Dutch parliament declares China’s treatment of Uyghurs genocide human rights news

The Dutch motion claims that China’s actions in Xinjiang, including birth control measures, fall under the UN Genocide Convention.

The Dutch parliament on Thursday passed a non-binding motion claiming that the treatment of the Uyghur Muslim minority in China amounted to genocide, the first such move by a European country.

“A genocide against the Uyghur minority is underway in China,” the Dutch motion said, stopping to say directly that the Chinese government was responsible.

UN activists and rights experts say at least one million Muslims have been detained in camps in the remote western region of Xinjiang. Activists and some Western politicians accuse China of using torture, forced labor and sterilization.

China denies any human rights violations in Xinjiang and says its camps provide vocational training and are necessary to combat radical views.

The Chinese Embassy in The Hague said on Thursday that any suggestion of genocide in Xinjiang was an “outright lie” and that the Dutch parliament had “deliberately sullied China and blatantly interfered with the internal affairs of the country. China”.

Canada passed a resolution calling China’s treatment of the genocide of the Uyghurs earlier this week.

In a press conference on Tuesday, US State Department spokesman Ned Price also said US Secretary of State Antony Blinken was “very clear” that what happened in Xinjiang “was genocide “and that this constituted” crimes against humanity “.

‘Great concern’

The Dutch motion said that actions by the Chinese government such as “measures to prevent births” and “the establishment of punishment camps” fell under United Nations resolution 260, commonly known as the genocide convention. .

Prime Minister Mark Rutte’s conservative VVD party voted against the resolution.

Foreign Minister Stef Blok said the government was unwilling to use the term genocide because the situation was not declared as such by the United Nations or an international tribunal.

“The situation of the Uyghurs is a source of great concern,” Blok told reporters after the motion was passed, adding that the Netherlands hoped to work with other nations on the issue.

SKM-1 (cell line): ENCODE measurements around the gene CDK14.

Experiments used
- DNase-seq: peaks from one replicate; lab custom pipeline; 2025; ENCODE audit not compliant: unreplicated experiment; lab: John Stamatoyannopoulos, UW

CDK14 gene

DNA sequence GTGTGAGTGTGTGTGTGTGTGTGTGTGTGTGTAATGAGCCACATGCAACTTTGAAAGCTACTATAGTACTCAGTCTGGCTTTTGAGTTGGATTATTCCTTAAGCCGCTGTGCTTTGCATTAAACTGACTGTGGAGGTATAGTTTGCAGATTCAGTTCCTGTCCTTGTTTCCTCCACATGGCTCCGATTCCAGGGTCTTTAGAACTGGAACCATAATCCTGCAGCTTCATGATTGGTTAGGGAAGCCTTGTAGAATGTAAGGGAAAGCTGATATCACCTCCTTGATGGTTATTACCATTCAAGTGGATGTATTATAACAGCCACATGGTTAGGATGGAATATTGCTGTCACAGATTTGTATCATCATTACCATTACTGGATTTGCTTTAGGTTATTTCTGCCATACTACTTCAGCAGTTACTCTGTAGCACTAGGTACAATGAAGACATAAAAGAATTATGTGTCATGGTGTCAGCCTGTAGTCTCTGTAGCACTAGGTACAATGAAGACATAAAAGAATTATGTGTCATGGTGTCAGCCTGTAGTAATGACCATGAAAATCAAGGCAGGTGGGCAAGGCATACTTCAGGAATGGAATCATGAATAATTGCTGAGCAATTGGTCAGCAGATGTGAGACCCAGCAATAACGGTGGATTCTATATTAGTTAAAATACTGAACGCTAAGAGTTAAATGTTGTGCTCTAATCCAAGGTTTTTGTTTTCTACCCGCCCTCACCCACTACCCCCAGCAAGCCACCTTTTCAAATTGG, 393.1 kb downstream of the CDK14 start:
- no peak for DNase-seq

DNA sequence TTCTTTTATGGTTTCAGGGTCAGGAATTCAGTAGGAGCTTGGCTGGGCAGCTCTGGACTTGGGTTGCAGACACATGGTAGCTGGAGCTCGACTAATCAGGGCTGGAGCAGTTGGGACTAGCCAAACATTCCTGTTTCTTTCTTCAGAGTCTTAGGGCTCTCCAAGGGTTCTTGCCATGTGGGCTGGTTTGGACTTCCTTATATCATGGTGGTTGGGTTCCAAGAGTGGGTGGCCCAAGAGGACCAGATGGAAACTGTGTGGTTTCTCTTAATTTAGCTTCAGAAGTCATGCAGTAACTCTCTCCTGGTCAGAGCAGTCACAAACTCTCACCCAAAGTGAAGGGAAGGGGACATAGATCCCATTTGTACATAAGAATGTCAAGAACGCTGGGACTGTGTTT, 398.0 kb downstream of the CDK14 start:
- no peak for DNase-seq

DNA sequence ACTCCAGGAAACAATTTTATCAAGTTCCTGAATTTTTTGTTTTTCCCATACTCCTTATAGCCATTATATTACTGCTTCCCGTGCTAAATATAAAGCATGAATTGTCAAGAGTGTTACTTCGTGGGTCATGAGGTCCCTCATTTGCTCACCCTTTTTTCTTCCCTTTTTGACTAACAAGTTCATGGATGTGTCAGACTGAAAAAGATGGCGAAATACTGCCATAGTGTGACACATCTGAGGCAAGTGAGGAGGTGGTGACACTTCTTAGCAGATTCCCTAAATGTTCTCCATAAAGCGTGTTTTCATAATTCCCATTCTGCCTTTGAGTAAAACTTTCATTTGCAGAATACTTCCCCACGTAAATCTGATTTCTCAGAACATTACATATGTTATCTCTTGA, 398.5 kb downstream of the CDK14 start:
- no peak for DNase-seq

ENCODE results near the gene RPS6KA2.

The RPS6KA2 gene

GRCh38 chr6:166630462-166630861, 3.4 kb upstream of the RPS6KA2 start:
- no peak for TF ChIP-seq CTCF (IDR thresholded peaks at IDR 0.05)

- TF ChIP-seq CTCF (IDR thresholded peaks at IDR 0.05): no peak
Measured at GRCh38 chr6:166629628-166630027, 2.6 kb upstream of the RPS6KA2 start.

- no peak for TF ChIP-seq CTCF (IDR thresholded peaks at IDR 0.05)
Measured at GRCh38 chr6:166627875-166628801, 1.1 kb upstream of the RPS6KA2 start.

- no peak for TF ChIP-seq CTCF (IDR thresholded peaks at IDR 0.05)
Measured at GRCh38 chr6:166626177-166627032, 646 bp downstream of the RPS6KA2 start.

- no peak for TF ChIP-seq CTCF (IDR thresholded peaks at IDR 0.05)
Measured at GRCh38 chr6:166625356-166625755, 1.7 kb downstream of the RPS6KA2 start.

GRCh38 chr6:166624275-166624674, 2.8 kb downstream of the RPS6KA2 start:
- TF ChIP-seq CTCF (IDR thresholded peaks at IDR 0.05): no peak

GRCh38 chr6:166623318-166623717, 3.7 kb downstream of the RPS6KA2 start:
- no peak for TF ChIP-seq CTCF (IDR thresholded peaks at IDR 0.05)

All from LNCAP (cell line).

UN activists and rights experts say at least one million Muslims are detained by China in camps in western Xinjiang [File: Ng Han Guan/AP]

The mover of the motion, lawmaker Sjoerd Sjoerdsma of the center-left Democrats 66 party, separately proposed to lobby the International Olympic Committee to move the 2022 Winter Olympics away from Beijing.

“Acknowledging the atrocities committed against the Uyghurs in China for what they are, namely genocide, prevents the world from looking the other way and forces us to act,” he told Reuters news agency in a report. email in response to questions.

In a statement on its website, the Chinese Embassy in The Hague said the Uyghur population in Xinjiang has grown in recent years, enjoying a higher standard of living and a longer life expectancy.

“How can you call it genocide?” It said. “Xinjiang’s issues are never about human rights, ethnicity or religion, but the fight against violent terrorism and secession.”

The Chinese ambassador to the United Nations in Geneva on Wednesday accused the Western powers of using the Uyghur issue to meddle in his country’s internal affairs.

The growing pressure on China from the Uyghurs comes as an annual report by China’s National Bureau of Statistics showed a sharp and sudden drop in birth rates in Xinjiang amid reports of mass internment and police control. population.

Xinjiang’s population growth rate has declined by about two-thirds in two years, according to figures through 2019, according to the Hong Kong Free Press, which first released the latest figures on Thursday.

Between 2017 and 2019, Xinjiang’s birth rate almost halved, from 15.88 percent in 2017 to 8.14 in 2019, according to statistics.

A new Human Rights Watch report on Wednesday also alleged that the Chinese government has stepped up “baseless prosecutions” in the far western region, with Uyghurs and other Muslims facing long prison terms in Xinjiang. .

Since the Chinese government stepped up its crackdown on violent terrorism in late 2016, the region’s official criminal justice system has convicted and sentenced more than 250,000 people.

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